Expect also a lot of intermediate measurements and competitions.
"We're hoping that some of these quantified self vendors will come in and donate devices to the communities and so we'll have Fitbit and Fuelband contests," Dyson says. "[Add to that] the county health rankings and all of these sorts of official measures, most of which are a year or two old, and we're all going to get a lot more real-time data."
"You can't report transitions to diabetes every month," Dyson says, "so there will be some health measures that are kind of yearly, but then there are, the outcomes measures tend to be slow. The input measures, like the percentage of school lunches that contain no French fries or something, you can measure in more real time."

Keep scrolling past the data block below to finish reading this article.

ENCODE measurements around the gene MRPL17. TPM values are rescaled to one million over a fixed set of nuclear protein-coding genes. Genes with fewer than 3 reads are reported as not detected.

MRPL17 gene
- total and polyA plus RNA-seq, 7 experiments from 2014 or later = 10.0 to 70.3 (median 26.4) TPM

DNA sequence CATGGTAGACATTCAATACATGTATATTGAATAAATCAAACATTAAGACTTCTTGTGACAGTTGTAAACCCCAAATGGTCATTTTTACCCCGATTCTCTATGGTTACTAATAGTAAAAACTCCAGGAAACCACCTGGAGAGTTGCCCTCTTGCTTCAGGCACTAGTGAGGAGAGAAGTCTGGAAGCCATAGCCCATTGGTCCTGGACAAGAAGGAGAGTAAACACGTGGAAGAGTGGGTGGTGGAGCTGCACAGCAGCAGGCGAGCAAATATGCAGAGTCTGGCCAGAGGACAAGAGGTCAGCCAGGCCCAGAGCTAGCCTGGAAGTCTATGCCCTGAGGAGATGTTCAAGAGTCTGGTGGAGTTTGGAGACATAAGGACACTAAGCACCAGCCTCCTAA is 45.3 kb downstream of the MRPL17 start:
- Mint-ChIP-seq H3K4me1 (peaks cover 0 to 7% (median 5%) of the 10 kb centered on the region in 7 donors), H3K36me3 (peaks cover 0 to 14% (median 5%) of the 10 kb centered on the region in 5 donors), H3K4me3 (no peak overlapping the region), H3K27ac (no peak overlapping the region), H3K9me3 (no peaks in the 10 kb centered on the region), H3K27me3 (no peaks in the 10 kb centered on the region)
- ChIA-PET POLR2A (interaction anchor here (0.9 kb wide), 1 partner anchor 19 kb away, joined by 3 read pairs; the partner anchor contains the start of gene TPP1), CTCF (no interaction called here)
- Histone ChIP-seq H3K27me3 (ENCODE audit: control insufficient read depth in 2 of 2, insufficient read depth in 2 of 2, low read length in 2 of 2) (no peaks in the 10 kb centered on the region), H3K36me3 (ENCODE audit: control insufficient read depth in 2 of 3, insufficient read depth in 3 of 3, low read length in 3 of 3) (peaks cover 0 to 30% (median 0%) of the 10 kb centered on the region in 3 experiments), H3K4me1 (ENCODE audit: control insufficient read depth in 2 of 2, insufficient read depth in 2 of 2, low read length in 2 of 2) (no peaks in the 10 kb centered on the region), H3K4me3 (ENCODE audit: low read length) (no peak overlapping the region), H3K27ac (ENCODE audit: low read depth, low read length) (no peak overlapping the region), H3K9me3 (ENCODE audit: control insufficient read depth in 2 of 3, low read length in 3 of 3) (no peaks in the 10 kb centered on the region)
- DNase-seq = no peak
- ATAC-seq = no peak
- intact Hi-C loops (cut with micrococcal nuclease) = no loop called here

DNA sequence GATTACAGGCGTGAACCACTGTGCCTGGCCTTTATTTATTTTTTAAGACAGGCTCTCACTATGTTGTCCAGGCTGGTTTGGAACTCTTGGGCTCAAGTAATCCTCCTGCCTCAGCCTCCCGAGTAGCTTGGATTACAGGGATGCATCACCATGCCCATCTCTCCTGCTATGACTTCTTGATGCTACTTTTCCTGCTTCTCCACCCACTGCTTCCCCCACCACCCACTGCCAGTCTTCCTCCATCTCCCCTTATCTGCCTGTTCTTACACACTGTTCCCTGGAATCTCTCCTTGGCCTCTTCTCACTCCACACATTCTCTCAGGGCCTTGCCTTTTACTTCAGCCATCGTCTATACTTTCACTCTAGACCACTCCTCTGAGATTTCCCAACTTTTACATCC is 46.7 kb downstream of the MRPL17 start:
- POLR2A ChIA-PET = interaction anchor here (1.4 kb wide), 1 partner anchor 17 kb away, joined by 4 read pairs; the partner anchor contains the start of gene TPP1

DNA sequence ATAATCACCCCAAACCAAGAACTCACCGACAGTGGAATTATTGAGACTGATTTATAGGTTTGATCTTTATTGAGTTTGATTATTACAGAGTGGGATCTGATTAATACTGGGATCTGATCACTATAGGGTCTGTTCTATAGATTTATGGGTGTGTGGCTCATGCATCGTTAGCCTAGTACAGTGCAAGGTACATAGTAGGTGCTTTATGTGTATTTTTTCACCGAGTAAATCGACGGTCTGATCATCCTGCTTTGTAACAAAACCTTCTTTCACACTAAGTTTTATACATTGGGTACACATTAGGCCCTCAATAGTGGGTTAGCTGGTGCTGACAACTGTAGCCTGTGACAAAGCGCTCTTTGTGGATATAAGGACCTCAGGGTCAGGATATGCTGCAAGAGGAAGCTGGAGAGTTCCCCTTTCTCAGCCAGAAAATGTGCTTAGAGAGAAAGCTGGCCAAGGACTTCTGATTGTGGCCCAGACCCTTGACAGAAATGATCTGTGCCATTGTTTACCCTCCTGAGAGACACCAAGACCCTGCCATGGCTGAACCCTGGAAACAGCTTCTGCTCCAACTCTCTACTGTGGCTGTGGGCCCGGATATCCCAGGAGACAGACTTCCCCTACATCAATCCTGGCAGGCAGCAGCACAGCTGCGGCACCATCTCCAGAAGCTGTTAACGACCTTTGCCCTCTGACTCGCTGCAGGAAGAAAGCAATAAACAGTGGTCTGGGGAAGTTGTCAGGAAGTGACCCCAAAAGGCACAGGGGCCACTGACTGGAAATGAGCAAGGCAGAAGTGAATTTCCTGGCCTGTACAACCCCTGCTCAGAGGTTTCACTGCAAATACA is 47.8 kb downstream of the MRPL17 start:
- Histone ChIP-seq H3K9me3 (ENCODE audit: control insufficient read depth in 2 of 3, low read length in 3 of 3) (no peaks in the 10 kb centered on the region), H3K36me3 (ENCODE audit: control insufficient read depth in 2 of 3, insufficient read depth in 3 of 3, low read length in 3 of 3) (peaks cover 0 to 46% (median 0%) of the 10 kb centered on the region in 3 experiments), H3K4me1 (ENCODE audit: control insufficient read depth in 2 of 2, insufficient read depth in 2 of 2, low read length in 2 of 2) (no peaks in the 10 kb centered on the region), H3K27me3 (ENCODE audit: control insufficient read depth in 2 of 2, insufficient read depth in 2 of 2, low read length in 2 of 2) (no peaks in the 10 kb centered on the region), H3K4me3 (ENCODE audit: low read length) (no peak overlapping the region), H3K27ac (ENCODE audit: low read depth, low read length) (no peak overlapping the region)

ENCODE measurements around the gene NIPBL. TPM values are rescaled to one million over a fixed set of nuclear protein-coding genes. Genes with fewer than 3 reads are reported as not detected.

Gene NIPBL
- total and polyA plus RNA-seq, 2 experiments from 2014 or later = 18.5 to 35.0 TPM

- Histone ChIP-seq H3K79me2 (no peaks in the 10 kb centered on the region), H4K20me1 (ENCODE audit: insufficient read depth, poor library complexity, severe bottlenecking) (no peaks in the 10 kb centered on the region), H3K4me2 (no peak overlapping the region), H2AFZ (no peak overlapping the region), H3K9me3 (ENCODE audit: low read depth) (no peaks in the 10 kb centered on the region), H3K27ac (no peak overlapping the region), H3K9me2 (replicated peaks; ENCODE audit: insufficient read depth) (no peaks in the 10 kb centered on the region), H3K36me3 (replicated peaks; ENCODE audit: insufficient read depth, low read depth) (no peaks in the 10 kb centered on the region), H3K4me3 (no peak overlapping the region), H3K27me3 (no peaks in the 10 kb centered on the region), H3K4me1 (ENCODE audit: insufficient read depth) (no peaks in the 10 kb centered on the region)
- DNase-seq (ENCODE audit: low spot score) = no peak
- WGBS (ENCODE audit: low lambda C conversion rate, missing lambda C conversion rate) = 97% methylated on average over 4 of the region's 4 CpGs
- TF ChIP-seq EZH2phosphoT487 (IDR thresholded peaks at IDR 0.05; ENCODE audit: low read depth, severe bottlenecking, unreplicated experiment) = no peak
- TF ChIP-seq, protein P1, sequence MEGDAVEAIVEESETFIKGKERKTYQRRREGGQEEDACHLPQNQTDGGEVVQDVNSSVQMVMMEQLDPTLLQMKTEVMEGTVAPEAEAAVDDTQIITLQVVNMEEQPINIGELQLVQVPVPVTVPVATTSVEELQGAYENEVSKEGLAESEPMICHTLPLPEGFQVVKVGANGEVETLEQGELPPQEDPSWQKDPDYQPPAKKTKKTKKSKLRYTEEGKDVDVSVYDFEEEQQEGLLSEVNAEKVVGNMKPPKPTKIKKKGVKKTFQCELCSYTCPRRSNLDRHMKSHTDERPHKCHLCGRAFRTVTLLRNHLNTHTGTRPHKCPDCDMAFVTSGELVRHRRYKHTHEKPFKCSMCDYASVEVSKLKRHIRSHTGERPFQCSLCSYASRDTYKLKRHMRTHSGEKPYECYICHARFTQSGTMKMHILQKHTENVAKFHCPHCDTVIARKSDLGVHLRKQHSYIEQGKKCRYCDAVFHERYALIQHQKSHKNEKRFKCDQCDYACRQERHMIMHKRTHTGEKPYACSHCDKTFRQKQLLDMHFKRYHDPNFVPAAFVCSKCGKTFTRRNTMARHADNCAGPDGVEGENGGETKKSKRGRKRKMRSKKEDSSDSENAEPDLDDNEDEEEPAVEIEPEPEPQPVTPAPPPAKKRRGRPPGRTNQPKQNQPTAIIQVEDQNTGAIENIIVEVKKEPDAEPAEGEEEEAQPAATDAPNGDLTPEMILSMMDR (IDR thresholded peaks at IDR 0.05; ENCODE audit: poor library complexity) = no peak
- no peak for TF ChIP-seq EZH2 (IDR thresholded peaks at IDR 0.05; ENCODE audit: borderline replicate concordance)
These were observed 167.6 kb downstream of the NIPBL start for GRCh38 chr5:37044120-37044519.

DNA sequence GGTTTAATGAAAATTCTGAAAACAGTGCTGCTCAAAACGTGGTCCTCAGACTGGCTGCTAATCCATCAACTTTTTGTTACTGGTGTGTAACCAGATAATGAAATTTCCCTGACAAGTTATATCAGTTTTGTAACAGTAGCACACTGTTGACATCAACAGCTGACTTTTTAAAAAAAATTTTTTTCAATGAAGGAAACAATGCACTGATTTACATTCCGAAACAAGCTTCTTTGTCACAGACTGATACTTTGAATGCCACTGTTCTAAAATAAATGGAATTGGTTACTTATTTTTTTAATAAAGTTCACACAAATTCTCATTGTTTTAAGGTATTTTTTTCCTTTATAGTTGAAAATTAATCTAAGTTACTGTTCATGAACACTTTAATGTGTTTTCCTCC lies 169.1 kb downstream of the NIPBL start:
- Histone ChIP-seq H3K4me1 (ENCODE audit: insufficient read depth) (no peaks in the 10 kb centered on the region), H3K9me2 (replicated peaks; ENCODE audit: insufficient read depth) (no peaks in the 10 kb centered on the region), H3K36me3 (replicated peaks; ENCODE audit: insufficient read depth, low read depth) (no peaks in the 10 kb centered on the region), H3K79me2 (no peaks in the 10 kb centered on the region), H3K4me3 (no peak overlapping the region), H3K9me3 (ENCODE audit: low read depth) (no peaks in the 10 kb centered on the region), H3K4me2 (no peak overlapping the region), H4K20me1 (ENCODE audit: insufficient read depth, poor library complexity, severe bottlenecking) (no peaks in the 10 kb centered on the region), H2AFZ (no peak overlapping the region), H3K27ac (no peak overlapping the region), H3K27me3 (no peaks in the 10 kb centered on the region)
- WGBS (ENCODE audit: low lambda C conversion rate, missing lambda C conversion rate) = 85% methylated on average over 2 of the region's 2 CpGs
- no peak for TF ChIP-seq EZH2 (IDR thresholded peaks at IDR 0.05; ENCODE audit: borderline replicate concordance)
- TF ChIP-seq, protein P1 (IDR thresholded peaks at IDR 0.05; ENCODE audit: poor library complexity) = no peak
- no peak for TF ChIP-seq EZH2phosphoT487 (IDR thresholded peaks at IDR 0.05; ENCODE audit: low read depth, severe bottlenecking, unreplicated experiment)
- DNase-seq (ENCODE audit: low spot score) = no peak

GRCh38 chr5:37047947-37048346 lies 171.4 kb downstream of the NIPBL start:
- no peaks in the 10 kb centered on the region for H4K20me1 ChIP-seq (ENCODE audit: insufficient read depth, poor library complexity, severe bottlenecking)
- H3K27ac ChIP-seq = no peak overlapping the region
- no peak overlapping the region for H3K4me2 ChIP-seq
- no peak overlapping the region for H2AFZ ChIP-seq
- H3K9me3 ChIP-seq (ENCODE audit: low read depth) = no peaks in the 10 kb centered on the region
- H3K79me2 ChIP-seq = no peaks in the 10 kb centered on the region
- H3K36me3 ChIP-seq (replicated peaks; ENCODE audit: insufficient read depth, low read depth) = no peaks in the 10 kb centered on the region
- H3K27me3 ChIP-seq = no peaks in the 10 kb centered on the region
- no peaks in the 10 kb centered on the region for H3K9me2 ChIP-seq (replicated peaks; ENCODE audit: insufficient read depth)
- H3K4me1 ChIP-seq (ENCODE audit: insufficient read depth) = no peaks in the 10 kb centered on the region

The $15 to $50 million table stakes per community sounds daunting to me. "It's not the community goes and gets a $50 million grant from somebody," Dyson says. "It's more than they get a $10 million grant for, let's say, heart health. There's a $2 million program for food subsidies for fruits and vegetables. There are accountable care organizations that find an investor to improve the health so that their costs go down. There are social impact bonds."